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Pence raises prospect of FTA as Japan, U.S. begin economic dialogue

TOKYO (Kyodo) -- Japan agreed with the United States on Tuesday to discuss a bilateral framework for trade and investment rules, as U.S. Vice President Mike Pence raised the prospect of a free trade agreement.

After the first round of a dialogue aimed at strengthening economic cooperation, the two countries said in a joint statement they will seek to achieve concrete results "in the near term," even as the hurdles could be high to resolve thorny issues in future talks.

President Donald Trump has pulled the United States out of the Trans-Pacific Partnership, a multilateral free trade agreement that his predecessor Barack Obama viewed as an integral part of his pivot to Asia policy.

The U.S. withdrawal from the TPP had raised concern among some Japanese officials, who are wary of a bilateral free trade agreement with the United States due to concern that Washington could push Tokyo to boost imports of U.S. cars and agricultural produce.

"The TPP is a thing of the past for the United States of America," said Pence, who chaired the meeting with Deputy Prime Minister Taro Aso.

"There may be a decision made between our nations to take what we have learned in this dialogue and commence formal negotiations for a free trade agreement, but I'll leave that to the future," Pence told a joint press conference.

A Japanese official acknowledged after the meeting that there is a difference in how Japan and the United States approach trade and investment issues. Aso and Pence agreed to hold the next round in the United States by the end of the year.

"Japan and the United States should exercise leadership in establishing high standards for trade and investment, and promote free and fair trade rules in the Asia-Pacific region," Aso said.

"I believe that we have turned an important page to enhance cooperation," he said.

Trump has taken issue with the United States' trade deficits with such countries as China and Japan, while maintaining that the U.S. dollar has strengthened too much against some currencies.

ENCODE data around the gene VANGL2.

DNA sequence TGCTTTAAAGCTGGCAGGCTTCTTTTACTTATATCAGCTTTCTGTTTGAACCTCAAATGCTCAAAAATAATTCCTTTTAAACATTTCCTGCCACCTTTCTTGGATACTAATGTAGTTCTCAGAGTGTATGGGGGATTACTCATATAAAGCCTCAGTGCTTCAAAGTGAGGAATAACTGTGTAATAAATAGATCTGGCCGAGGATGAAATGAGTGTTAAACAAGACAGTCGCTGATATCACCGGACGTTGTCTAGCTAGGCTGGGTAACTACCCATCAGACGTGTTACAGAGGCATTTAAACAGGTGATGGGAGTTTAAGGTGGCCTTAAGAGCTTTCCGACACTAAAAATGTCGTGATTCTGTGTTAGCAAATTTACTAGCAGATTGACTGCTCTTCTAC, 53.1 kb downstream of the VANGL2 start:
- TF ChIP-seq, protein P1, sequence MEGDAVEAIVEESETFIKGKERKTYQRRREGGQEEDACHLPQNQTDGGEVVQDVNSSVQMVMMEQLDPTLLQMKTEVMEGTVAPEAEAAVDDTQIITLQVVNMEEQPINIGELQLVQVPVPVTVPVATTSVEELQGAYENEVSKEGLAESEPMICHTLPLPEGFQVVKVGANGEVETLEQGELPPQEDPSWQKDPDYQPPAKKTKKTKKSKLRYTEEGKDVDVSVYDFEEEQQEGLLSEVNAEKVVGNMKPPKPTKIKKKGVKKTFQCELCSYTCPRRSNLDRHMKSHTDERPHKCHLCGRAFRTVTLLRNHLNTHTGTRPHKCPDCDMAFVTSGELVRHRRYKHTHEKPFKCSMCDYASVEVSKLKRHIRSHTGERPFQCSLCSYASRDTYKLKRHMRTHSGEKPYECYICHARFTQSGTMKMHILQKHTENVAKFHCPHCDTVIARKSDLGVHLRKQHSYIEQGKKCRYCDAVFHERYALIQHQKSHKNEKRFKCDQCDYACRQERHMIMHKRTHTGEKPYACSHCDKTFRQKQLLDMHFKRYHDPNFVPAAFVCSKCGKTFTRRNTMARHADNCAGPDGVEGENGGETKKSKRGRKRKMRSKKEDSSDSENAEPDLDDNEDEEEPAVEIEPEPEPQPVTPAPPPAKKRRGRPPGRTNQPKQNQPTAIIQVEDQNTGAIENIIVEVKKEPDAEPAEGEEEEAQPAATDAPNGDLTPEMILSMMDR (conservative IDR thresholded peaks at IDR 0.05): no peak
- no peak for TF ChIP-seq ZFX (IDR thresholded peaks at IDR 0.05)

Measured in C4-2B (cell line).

The launch of the dialogue was agreed during summit talks between Prime Minister Shinzo Abe and Trump in February.

Pushing his "America First" agenda, Trump has ordered a country-by-country, product-by-product review to determine the reasons for the U.S. trade deficits, saying he aims to promote "fair" trade.

The United States had a trade deficit of nearly $68.94 billion with Japan in 2016, smaller than the $347.04 billion deficit with China, according to U.S. government data.

Ahead of the talks, Economy, Trade and Industry Minister Hiroshige Seko and U.S. Commerce Secretary Wilbur Ross met in Tokyo, where they "made good progress" on continuing dialogue for economic cooperation, according to the Ross.

When asked about the path toward a Japan-U.S. free trade agreement, Ross said, "It's a little bit early to say just what form things will take, but we are certainly eager to increase our trade relationships with Japan and to do so in a form of an agreement."

Ross added that the commerce ministers will meet again in June in Washington. "Obviously a first high-level talk is not going to have an immediate resolution of anything but I think we have a reasonable path forward."

At the start of his meeting later Tuesday with Foreign Minister Fumio Kishida, Ross said he expects the dialogue to lead to a bilateral accord.

Earlier in March, Ross expressed eagerness to start negotiations with Japan at an early date for on an FTA, saying Washington considers it a "very high priority" to forge such a deal.


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